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Obsessive-compulsive disorder (OCD) is a neurobiological illness, and is listed in the DSM-5 (Diagnostic and Statistical Manual of Mental Disorders, 5th Edition) as an anxiety disorder. It is characterized by excessive, intrusive thoughts (obsessions) that lead to repetitive behaviors (compulsions). While the exact cause of OCD remains unknown, certain research findings have indicated that a child diagnosed with OCD does not produce sufficient amounts of serotonin, alluding that the development of OCD may originate within one’s brain. The Obsessive Compulsive Foundation of Metropolitan Chicago asserts that OCD appears to be “at least partially genetic and, in some cases, may be activated by a strep infection.” For children that are genetically predisposed, the onset of OCD can occur as young as three years old. It is more common, however, for OCD symptoms to begin in children around age ten. While there are several overlaps, the signs and symptoms of OCD manifest and are exhibited differently in children than in adults. OCD affects the way a child is able to adequately filter and process information. This, in turn, leads the child to perseverate on thoughts that would be otherwise ignored or dismissed by a child without OCD. 

Signs and Symptoms

Adolescence is a challenging time in one’s life. It is a time of significant physical, emotional, educational and developmental growth. It is not uncommon for a child to exhibit a plethora of varying behaviors prior to and throughout his or her adolescence. The signs and symptoms that a child with OCD may present might appear similar to the neurotypical child, but for a child with OCD they will be debilitating. The International OCD Foundation provide the following examples of commonly reported obsessions and compulsions displayed by children with OCD:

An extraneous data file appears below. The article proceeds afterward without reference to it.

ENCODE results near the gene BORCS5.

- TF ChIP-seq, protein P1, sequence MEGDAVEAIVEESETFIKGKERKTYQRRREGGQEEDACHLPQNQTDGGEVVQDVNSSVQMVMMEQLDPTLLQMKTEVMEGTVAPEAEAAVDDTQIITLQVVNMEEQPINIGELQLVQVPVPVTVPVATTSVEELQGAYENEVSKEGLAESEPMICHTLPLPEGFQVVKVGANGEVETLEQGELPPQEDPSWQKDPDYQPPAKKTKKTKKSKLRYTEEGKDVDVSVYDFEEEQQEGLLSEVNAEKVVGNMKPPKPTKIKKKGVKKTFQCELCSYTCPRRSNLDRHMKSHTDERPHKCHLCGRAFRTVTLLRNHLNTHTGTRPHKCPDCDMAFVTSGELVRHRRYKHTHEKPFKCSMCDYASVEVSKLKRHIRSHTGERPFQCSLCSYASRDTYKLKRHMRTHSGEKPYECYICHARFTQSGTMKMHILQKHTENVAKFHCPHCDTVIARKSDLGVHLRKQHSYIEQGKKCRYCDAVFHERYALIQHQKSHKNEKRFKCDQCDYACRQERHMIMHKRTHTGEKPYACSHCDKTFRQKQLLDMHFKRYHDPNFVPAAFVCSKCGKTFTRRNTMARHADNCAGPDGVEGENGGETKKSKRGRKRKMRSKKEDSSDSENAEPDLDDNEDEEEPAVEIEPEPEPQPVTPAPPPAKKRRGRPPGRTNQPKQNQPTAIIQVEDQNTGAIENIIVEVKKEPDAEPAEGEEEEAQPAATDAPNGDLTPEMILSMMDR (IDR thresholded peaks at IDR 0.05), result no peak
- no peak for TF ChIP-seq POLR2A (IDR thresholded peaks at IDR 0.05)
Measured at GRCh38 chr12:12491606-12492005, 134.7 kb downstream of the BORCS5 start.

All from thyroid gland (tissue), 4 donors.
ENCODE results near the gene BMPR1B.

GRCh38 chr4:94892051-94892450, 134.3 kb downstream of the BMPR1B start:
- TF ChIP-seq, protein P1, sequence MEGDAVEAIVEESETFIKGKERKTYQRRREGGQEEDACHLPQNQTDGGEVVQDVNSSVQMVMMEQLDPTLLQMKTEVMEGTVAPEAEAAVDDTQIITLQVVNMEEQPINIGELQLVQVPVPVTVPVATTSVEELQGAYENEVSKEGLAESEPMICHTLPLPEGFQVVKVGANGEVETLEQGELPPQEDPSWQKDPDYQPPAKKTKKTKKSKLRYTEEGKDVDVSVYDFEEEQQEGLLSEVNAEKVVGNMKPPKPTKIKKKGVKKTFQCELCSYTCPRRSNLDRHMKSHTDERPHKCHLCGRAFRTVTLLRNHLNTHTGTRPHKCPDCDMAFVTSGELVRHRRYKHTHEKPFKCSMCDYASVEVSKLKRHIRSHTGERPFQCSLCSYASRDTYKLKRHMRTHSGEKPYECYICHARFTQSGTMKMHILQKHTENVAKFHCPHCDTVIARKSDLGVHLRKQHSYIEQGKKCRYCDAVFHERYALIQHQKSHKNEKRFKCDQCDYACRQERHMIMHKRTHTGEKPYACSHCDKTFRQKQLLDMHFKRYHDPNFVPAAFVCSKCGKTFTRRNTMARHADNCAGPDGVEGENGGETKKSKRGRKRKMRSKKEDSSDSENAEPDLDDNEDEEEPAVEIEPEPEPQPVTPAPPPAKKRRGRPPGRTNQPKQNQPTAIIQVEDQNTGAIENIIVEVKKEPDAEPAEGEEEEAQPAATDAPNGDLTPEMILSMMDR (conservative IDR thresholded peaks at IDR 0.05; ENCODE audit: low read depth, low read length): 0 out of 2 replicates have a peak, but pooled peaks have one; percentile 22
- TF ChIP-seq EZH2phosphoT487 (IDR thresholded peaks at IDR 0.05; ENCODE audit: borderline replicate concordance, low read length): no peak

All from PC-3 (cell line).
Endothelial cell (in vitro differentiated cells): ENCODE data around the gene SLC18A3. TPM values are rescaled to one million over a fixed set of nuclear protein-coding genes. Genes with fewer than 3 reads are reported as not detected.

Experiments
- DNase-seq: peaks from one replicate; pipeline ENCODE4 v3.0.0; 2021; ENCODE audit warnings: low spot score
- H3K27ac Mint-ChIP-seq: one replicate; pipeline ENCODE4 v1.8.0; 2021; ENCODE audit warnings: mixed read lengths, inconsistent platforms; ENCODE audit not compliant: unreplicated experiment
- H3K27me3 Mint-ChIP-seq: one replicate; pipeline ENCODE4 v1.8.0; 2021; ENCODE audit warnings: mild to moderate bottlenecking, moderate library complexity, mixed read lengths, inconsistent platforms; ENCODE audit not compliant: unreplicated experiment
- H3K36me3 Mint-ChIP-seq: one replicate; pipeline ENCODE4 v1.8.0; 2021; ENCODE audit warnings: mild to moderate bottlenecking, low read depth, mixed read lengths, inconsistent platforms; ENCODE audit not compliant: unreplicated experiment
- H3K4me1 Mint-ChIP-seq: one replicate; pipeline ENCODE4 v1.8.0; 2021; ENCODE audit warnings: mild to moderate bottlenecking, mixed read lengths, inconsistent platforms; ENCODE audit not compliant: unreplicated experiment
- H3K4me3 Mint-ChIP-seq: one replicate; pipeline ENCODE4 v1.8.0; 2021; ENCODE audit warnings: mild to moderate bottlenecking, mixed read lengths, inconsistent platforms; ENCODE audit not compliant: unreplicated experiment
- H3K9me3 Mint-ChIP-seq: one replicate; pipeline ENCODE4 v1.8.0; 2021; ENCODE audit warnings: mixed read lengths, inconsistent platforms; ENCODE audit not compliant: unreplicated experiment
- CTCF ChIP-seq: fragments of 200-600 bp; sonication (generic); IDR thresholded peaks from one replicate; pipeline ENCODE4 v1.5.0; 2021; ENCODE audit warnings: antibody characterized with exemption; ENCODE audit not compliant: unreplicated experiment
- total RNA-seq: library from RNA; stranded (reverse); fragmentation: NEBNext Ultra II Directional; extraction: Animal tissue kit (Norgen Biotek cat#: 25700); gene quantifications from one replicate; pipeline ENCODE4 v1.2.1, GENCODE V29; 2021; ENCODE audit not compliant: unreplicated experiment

• Obsessions:
    • Religious fixations
    • Aggressive thoughts
    • Fear of contamination
    • A need for order, symmetry and/ or precision 
    • Sexual thoughts
    • Fear of germs and/ or dirt
    • Preoccupation with bodily waste
    • Intrusive sounds and/ or words
    • Preoccupation with household items
    • Fear of illness and/ or harm coming to oneself and/ or others
  • Compulsions:
    • Repeating rituals (i.e. entering and exiting doorways multiple times) 
    • Ordering and/ or arranging objects
    • Grooming rituals (i.e. showering, brushing teeth, hand washing, hair combing…etc.)
    • Counting rituals
    • Checking rituals (i.e. pushing repeatedly on doors to assure they are closed)
    • Touching rituals
    • Cleaning rituals (i.e. household items)
    • Hoarding 
    • Rituals to prevent self-harm and/ or harming others 

It is important to note that stress does not cause OCD, however it can exacerbate one’s symptoms. It is common for a child to attempt to hide his or her symptoms due to confusion and/ or embarrassment, depending on his or her age. 


Children are highly susceptible to contracting typical illnesses (i.e. strep, the flu, the common cold, conjunctivitis…etc.). Some studies have found that a strep infection may trigger the onset of OCD symptoms in children. When this occurs, it is known as Pediatric Autoimmune Neuropsychiatric Disorder Associated with Streptococcal infections (PANDAS). The studies indicate that strep antibodies attack certain parts of a child’s brain, which can manifest as OCD symptoms. Although this is possible, it is imperative to bear in mind that the majority of strep infections in children do not lead to the development of any obsessions nor compulsions. Furthermore, most reported childhood OCD is unrelated to infection.

Treatment Options

The most effective method of treatment for children with OCD is formalized psychotherapy. There are a variety of different types of therapy that can be combined to create the ideal treatment plan for a child. Cognitive behavioral therapy (CBT) is most commonly used when treating children with OCD, according to the Child Mind Institute. CBT is multifaceted and a form of psychological treatment that is used by many mental health professionals. One of the specific types of CBT that is used in a child’s treatment plan is known as Exposure and Response Prevention (ERP) therapy. Through ERP therapy a child learns techniques to not only confront his or her obsessions but also actively commit to not engage in the compulsive behavior. 

Depending on several contributing factors, supplementary treatment methods, such as medication, may be incorporated into a child’s treatment plan. Additionally, maintaining a healthy lifestyle by engaging in regular exercise, establishing healthy eating habits, and obtaining ample sleep can help reduce the severity and/ or frequency of a child’s OCD symptoms. With the proper treatment and support a child can learn to control his or her symptoms and implement healthy coping strategies for navigating and managing any subsequent recurrences. 


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